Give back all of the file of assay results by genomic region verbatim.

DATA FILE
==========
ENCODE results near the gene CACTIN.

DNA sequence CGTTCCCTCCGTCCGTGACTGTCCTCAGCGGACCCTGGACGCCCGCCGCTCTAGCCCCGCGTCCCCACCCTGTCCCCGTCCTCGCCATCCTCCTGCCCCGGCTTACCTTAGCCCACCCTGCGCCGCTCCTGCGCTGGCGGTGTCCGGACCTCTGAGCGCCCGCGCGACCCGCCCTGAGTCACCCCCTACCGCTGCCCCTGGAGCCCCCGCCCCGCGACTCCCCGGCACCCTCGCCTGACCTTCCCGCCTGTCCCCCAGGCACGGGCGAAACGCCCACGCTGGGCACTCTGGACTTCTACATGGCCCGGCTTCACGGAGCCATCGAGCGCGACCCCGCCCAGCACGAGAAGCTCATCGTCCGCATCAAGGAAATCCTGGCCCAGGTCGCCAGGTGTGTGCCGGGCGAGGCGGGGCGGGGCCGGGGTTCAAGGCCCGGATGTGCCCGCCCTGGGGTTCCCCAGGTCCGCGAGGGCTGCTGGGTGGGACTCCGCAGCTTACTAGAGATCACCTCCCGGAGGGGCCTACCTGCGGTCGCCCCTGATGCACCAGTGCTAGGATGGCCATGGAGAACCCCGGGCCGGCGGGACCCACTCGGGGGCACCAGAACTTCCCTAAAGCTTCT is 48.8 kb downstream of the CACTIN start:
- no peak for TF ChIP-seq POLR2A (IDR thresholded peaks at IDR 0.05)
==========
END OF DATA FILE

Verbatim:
ENCODE results near the gene CACTIN.

DNA sequence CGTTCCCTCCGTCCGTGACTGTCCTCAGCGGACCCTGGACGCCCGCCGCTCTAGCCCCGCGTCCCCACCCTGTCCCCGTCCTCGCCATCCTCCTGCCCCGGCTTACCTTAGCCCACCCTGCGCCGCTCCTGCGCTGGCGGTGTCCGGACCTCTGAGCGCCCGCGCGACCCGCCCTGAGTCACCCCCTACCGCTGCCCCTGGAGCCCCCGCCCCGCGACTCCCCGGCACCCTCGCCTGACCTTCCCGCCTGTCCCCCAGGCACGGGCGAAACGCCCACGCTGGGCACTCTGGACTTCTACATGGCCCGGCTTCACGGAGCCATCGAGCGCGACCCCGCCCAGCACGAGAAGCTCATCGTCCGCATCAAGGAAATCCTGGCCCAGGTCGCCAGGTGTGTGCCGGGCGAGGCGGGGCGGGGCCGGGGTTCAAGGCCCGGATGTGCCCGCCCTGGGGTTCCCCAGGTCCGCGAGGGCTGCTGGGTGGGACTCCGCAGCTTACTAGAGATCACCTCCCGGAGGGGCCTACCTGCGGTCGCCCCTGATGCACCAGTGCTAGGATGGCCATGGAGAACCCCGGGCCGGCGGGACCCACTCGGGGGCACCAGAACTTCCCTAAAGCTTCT is 48.8 kb downstream of the CACTIN start:
- no peak for TF ChIP-seq POLR2A (IDR thresholded peaks at IDR 0.05)